Improving Structural Health and Climate Change with Machine Learning

Main image: Since joining the Department of Civil and Environmental Engineering in Sept. 2023 as an Assistant Professor, Eleonora Tronci has been working to incorporate her current research into the department’s urban engineering focus.

CEE Assistant Professor Eleonora Tronci is a structural engineer who uses machine learning to assess damage in civil structures and optimize wind farms while focusing on the adaptability of her research to climate change.

With a focus on structural health monitoring, Tronci’s educational background includes a PhD in Civil Engineering from Columbia University and a PhD in Structural Engineering from Sapienza University. Her research interests include applied machine learning for damage assessment in civil structures, multi-domain transfer learning and performance and structural assessment of offshore wind structures.

Prof. Tronci said that she has “always preferred the applied side of engineering.” She is interested in managing existing structures and their structural condition, exploring how these findings could help design more resilient infrastructure and structural systems in the future.

Within multi-domain transfer learning, Tronci leverages intersectional knowledge to structural engineering. For example, she has studied the similarities in the characteristics of human voice recordings and the response of structural systems, investigating how this similarity can be leveraged to determine if a structure is damaged when monitoring data is lacking.

“Our voice has a specific frequency content based on vocal tract shape,” she said. “When damage occurs in a structure, the frequency changes, like when your voice changes when you have a cold… The voice of a structure is in its vibration response.”

Tronci praised the value of leveraging intersectional knowledge to your studies from a subject you never would’ve thought would apply.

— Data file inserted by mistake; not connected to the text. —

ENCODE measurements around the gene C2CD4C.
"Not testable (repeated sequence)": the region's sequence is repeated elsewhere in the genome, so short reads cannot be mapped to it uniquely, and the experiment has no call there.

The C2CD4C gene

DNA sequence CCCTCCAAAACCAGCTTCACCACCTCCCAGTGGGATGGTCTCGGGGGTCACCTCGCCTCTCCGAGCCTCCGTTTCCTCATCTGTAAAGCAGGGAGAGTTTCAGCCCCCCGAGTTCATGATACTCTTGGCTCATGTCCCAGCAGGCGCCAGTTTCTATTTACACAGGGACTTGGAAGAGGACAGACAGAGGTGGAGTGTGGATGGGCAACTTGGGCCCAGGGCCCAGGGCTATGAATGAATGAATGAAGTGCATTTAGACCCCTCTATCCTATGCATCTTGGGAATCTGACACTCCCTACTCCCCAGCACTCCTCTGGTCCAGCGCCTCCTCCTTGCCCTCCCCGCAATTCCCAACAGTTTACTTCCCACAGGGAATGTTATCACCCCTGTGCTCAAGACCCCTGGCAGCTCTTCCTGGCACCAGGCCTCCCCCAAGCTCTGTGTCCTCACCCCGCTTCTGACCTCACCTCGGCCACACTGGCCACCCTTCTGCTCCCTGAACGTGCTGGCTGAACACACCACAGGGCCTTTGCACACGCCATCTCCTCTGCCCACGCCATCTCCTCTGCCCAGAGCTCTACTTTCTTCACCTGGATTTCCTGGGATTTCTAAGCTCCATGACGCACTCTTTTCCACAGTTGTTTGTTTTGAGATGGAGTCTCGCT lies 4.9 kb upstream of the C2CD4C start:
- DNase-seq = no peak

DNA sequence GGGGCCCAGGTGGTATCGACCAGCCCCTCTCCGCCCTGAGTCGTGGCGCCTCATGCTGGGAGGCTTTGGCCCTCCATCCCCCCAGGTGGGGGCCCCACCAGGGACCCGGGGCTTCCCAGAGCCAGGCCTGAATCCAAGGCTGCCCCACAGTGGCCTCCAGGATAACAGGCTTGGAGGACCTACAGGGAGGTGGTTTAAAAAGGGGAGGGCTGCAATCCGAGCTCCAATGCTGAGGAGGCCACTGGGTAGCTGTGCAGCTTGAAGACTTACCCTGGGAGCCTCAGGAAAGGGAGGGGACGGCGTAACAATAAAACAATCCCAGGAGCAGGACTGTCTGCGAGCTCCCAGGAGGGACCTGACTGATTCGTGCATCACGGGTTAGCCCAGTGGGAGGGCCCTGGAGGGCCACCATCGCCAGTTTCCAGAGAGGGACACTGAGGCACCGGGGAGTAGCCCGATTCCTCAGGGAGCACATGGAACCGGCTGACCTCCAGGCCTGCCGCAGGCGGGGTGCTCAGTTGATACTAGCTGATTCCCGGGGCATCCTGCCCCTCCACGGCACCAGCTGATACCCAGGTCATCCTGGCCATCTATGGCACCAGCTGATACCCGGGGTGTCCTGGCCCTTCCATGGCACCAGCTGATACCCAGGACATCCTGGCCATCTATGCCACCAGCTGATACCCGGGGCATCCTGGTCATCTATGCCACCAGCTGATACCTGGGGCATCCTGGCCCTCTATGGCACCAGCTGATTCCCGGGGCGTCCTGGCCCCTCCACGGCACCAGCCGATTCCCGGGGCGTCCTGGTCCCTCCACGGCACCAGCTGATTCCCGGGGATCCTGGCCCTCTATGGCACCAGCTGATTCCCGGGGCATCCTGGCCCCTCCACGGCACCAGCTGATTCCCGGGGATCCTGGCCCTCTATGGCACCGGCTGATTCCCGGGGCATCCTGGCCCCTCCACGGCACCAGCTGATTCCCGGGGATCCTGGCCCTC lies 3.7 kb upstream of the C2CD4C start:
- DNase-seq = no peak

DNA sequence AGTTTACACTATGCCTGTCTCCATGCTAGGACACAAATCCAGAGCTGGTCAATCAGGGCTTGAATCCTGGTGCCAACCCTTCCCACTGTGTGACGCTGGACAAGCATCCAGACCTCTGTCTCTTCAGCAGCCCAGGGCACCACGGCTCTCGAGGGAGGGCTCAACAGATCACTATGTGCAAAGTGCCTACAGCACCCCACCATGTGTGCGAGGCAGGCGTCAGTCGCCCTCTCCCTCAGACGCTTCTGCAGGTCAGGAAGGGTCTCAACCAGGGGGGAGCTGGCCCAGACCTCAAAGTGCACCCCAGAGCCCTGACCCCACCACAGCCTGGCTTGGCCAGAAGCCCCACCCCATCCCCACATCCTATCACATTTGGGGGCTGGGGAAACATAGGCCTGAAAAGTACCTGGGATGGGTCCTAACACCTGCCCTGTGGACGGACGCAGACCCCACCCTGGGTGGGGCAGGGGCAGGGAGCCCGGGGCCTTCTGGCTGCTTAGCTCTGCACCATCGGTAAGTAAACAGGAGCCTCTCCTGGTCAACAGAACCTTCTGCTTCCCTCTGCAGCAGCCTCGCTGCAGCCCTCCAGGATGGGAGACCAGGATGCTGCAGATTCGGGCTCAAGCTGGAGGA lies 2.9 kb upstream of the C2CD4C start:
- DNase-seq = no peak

Tronci is also interested in offshore wind harnessing, particularly how the information gathered by a wind farm can be optimized. She shared how just one wind turbine in a farm can be instrumented and leveraged to provide data about the whole farm, which minimizes costs for windshore projects.

Moving forward, Tronci would like to focus on the adaptability of her research to climate change.

As the climate changes, environmental variables accounted for in structural design will also change, inevitably affecting the response and durability of infrastructure systems, lowering the usefulness of historical data. Additionally, changes in the wind dynamics will affect the wind farms power production and their remaining life.

“Years and years of data will be modified by climate change,” she said.

Tronci thinks that students “bring a fresh point of view.” She’s in the University’s UPLIFT program. Her goal is to work with people who are interested in the same things as her. She can also facilitate students wanting to study abroad who are interested in these same topics.

“My door is open,” she said.

Related Departments:Civil & Environmental Engineering